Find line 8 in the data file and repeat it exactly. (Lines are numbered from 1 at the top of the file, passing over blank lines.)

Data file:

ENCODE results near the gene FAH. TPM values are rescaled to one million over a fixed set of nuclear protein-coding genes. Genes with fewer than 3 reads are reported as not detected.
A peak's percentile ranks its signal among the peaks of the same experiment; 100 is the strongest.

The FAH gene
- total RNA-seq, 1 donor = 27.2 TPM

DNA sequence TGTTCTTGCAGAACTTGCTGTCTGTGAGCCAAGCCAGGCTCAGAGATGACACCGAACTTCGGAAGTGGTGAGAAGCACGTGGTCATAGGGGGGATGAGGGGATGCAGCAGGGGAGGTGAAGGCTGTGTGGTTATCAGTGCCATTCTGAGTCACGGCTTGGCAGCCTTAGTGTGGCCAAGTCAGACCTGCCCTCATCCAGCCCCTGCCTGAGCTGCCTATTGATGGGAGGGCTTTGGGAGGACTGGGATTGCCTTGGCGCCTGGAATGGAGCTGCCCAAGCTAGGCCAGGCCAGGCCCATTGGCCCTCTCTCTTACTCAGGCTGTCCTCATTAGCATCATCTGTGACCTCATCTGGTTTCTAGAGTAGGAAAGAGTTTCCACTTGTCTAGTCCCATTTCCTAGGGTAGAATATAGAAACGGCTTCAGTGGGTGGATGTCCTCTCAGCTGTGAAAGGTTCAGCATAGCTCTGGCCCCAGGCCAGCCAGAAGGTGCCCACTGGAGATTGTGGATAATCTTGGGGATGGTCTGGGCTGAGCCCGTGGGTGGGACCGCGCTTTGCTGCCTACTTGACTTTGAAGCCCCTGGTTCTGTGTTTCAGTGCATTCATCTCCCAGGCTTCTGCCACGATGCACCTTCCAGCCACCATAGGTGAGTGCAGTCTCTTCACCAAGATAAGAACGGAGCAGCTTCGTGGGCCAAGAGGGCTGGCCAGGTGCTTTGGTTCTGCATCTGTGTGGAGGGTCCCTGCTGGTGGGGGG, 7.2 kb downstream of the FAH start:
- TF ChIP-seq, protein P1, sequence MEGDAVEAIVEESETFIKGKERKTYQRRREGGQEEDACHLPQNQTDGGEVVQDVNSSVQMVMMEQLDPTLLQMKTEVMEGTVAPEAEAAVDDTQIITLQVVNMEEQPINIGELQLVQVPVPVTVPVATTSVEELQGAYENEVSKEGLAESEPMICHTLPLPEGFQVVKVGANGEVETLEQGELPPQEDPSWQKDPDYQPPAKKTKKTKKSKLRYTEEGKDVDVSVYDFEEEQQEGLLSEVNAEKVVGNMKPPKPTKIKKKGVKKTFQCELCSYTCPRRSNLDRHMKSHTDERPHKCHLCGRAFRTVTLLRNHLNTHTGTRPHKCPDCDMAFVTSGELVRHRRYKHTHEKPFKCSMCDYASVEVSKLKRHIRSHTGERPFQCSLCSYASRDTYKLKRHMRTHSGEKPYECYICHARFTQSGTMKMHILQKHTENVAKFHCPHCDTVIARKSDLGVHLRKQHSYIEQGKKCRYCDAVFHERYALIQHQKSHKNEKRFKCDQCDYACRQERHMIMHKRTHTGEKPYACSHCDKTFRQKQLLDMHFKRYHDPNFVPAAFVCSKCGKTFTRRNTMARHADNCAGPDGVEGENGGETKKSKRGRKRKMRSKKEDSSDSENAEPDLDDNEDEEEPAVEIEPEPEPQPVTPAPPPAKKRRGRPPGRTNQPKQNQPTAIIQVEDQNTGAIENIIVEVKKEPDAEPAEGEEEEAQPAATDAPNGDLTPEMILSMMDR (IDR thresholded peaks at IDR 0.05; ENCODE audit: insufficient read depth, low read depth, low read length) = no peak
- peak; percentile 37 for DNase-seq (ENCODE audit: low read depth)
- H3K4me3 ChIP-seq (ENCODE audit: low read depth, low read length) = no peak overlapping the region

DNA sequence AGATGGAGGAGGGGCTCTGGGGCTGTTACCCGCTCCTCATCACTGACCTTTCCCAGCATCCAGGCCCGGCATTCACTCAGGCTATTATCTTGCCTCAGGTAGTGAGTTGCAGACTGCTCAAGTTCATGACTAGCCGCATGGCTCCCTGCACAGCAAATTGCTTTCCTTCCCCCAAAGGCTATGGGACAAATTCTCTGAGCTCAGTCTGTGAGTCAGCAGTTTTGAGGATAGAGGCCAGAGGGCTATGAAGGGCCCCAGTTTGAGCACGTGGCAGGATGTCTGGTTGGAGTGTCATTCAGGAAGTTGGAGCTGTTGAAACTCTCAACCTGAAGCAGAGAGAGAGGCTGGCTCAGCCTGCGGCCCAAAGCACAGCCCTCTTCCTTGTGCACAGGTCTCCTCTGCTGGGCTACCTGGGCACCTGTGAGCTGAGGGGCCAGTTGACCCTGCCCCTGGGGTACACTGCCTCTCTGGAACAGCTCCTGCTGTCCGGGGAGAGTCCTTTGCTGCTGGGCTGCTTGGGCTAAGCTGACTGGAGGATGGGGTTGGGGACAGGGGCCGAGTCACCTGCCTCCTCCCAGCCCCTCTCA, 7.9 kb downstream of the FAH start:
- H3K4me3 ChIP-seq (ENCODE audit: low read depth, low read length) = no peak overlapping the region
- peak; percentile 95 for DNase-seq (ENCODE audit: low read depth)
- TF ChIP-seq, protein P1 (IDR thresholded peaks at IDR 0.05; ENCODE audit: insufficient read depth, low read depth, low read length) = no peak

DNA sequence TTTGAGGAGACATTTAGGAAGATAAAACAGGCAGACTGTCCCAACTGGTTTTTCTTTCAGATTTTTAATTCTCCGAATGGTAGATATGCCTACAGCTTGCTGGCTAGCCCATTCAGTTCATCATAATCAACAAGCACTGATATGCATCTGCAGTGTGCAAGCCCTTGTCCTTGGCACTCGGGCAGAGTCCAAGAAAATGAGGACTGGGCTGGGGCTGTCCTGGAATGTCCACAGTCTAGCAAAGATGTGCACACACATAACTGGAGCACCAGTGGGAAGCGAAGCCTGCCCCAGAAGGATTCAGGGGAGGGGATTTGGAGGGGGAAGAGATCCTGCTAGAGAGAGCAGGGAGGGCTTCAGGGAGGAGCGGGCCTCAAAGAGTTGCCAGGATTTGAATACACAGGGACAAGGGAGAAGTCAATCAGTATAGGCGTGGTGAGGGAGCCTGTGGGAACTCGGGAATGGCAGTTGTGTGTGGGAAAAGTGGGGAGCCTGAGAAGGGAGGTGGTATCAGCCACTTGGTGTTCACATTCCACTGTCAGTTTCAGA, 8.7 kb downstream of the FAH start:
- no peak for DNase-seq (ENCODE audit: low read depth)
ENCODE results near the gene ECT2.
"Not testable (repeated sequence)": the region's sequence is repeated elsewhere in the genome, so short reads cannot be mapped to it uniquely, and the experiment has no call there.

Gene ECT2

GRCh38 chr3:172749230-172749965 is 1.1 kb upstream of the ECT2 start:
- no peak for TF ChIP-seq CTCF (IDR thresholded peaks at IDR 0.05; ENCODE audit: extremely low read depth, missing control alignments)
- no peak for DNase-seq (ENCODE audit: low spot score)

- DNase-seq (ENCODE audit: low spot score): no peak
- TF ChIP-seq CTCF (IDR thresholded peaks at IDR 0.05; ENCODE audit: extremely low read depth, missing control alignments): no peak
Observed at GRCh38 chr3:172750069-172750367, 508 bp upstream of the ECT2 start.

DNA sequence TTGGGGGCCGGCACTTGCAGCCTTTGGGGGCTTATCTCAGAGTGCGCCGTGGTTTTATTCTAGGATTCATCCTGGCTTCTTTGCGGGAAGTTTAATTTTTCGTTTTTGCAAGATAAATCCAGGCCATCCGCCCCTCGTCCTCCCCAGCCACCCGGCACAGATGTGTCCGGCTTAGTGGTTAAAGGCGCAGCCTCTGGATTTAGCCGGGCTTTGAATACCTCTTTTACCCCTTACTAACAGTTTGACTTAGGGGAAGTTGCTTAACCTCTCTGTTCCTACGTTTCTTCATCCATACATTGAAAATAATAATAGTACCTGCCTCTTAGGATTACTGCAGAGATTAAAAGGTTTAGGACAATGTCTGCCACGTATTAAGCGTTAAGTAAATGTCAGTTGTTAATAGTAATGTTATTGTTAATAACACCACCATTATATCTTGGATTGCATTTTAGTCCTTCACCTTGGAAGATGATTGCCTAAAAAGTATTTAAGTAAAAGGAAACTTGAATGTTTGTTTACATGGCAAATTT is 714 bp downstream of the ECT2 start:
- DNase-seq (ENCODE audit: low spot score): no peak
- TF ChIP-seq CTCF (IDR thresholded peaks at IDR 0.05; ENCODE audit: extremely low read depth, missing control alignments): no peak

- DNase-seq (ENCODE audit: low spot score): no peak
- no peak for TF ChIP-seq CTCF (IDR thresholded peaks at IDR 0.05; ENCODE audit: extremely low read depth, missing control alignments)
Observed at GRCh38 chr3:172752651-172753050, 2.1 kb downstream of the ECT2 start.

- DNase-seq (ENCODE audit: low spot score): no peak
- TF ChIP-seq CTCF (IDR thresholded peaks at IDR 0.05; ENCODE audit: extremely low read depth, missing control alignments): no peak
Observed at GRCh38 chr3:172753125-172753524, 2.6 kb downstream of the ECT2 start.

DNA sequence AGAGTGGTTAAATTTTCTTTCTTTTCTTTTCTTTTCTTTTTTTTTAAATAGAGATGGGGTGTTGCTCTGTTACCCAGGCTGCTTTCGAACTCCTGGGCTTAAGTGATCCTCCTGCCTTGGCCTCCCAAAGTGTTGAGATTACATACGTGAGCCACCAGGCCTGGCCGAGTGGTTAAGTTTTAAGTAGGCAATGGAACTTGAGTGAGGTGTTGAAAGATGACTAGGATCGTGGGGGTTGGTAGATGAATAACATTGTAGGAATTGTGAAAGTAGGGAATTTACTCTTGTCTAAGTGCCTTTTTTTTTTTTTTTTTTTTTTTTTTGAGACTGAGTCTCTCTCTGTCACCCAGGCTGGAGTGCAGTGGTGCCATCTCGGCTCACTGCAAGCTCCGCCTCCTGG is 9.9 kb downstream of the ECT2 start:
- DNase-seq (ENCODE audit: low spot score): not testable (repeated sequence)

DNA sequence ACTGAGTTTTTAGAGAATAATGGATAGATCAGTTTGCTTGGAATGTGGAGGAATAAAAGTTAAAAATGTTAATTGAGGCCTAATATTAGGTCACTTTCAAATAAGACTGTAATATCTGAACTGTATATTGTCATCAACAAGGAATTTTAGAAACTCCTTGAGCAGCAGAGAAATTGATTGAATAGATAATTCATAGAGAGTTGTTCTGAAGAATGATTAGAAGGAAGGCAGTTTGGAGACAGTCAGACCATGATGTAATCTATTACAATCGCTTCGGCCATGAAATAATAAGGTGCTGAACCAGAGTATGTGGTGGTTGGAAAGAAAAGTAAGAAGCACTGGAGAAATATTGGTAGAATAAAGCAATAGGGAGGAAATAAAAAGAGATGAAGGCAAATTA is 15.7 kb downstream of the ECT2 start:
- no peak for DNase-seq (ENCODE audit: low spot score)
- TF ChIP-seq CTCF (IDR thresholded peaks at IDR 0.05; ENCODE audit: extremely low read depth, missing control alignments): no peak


- H3K4me3 ChIP-seq (ENCODE audit: low read depth, low read length) = no peak overlapping the region